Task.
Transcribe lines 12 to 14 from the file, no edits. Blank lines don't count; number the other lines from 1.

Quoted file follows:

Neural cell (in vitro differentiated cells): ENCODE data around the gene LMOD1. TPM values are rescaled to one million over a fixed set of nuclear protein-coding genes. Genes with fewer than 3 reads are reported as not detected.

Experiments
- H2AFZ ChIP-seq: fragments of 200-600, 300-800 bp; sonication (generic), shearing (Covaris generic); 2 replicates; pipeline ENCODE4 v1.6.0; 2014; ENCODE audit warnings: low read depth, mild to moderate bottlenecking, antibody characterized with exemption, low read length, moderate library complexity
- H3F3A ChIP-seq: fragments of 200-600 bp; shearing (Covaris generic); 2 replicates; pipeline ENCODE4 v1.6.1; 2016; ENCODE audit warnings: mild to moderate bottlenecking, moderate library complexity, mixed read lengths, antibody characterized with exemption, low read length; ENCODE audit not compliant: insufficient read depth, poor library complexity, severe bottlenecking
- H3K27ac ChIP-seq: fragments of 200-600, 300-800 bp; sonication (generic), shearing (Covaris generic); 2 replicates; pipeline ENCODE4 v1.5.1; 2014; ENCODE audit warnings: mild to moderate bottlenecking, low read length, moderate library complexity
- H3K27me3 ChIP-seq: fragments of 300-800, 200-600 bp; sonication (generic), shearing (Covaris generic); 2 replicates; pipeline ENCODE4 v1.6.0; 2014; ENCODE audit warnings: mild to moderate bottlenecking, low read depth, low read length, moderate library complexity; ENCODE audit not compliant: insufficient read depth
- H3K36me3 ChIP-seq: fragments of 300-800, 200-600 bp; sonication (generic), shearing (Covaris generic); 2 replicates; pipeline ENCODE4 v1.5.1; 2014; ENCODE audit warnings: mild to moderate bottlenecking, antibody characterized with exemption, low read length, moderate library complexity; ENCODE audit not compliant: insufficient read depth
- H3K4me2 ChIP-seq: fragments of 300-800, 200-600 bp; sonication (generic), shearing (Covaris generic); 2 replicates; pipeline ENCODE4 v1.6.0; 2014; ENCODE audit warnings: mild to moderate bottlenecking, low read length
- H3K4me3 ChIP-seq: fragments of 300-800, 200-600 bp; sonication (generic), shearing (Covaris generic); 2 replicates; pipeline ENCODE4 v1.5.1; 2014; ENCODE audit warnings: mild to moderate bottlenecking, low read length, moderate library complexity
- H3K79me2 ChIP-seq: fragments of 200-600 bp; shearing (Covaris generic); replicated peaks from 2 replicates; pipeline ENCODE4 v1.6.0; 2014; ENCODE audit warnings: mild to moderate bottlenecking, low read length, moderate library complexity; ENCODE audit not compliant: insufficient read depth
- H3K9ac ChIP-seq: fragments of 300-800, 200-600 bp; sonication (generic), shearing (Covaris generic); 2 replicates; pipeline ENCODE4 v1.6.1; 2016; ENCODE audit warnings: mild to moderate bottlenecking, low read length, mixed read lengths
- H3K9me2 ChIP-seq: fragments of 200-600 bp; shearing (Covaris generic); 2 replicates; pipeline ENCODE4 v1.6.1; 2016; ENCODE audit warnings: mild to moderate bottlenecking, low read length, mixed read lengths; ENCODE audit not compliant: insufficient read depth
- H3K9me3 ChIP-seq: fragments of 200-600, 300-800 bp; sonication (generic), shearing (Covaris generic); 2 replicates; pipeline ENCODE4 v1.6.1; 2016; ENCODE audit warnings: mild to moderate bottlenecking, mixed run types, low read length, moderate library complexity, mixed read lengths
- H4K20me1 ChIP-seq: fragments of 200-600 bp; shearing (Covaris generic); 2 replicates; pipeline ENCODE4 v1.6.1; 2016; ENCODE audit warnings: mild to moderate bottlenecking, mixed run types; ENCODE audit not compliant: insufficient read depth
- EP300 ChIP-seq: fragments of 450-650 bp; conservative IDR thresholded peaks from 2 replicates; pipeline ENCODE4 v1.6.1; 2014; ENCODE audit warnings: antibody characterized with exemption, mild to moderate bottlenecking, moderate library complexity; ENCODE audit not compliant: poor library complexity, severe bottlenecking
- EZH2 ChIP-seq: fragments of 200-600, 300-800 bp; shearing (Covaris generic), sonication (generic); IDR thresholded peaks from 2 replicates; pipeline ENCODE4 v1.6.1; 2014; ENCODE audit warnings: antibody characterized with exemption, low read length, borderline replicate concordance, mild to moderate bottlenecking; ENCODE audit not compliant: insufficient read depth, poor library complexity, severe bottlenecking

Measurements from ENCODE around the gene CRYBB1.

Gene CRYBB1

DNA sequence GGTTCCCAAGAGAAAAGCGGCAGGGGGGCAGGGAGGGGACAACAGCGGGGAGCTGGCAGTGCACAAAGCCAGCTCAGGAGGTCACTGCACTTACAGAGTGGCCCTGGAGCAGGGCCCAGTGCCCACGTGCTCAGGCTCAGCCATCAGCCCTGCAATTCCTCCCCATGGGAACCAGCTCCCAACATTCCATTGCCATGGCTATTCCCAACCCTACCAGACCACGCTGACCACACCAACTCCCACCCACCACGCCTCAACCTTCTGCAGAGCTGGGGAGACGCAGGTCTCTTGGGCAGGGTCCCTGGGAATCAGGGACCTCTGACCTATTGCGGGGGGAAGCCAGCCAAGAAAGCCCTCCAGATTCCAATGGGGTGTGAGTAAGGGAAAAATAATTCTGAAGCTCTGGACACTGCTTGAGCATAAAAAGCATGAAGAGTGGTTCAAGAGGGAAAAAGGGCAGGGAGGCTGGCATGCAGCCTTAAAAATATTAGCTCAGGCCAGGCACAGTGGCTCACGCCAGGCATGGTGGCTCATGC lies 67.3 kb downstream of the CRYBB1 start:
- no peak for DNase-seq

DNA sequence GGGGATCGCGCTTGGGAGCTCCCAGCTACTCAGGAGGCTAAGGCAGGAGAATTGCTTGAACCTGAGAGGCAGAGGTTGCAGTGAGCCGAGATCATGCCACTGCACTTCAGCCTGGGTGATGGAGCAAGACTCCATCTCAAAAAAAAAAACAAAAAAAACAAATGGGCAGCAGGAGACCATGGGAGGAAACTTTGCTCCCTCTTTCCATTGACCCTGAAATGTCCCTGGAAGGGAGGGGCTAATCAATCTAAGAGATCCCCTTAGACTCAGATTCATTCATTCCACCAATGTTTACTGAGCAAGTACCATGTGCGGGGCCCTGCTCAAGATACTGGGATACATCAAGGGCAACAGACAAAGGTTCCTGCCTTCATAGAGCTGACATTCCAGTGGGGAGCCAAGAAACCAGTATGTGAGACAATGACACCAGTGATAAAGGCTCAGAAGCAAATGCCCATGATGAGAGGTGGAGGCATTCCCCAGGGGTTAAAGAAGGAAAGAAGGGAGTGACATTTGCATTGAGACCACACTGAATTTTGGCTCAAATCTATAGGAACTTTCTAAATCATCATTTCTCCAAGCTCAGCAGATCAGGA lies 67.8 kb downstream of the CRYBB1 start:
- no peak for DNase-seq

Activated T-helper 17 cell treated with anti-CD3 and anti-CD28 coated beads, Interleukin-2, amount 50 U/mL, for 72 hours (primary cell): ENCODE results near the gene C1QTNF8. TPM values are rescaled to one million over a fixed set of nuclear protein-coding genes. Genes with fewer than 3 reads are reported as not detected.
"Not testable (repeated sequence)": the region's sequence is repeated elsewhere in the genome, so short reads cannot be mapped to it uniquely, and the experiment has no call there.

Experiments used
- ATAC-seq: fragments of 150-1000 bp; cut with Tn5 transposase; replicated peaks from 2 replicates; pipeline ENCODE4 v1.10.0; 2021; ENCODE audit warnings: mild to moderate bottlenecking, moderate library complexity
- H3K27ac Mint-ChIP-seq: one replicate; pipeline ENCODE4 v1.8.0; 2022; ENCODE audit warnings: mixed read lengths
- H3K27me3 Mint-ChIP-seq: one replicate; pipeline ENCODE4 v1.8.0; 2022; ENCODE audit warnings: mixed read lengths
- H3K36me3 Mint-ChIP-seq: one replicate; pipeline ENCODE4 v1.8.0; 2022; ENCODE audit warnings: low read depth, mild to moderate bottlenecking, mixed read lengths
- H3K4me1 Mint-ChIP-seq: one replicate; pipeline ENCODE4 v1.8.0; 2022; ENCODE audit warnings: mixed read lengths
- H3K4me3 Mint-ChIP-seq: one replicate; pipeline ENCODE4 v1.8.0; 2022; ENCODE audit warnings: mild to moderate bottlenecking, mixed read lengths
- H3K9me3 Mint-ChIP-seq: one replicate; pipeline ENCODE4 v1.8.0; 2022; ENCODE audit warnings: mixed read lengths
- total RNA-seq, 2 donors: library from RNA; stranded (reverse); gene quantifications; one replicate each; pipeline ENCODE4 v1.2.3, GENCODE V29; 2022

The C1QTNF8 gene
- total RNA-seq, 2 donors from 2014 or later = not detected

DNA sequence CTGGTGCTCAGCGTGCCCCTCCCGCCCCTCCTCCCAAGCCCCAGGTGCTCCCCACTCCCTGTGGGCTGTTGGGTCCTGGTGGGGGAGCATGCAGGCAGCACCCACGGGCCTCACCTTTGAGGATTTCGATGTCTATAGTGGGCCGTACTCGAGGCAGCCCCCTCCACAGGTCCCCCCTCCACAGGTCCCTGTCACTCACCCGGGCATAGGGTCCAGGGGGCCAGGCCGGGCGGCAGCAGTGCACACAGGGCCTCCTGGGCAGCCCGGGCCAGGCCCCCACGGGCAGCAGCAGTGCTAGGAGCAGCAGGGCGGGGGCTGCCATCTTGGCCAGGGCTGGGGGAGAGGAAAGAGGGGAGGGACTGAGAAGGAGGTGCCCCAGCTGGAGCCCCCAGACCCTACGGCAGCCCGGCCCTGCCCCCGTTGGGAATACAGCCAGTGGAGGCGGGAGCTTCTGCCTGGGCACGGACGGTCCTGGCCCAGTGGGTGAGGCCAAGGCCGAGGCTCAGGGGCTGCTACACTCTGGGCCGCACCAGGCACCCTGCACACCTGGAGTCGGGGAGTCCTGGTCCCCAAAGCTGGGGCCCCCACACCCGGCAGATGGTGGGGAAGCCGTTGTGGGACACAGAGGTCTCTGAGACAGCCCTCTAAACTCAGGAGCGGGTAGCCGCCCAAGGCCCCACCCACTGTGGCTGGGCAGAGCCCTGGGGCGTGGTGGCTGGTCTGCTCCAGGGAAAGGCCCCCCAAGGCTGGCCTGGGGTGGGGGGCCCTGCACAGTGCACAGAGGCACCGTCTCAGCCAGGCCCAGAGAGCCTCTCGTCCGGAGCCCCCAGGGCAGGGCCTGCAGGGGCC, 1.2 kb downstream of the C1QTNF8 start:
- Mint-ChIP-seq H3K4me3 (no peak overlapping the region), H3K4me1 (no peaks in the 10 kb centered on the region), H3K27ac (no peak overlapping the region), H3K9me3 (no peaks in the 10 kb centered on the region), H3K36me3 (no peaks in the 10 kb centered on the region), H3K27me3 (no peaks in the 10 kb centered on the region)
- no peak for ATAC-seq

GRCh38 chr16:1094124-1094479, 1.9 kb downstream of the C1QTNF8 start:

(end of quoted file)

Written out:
- H3K9me2 ChIP-seq: fragments of 200-600 bp; shearing (Covaris generic); 2 replicates; pipeline ENCODE4 v1.6.1; 2016; ENCODE audit warnings: mild to moderate bottlenecking, low read length, mixed read lengths; ENCODE audit not compliant: insufficient read depth
- H3K9me3 ChIP-seq: fragments of 200-600, 300-800 bp; sonication (generic), shearing (Covaris generic); 2 replicates; pipeline ENCODE4 v1.6.1; 2016; ENCODE audit warnings: mild to moderate bottlenecking, mixed run types, low read length, moderate library complexity, mixed read lengths
- H4K20me1 ChIP-seq: fragments of 200-600 bp; shearing (Covaris generic); 2 replicates; pipeline ENCODE4 v1.6.1; 2016; ENCODE audit warnings: mild to moderate bottlenecking, mixed run types; ENCODE audit not compliant: insufficient read depth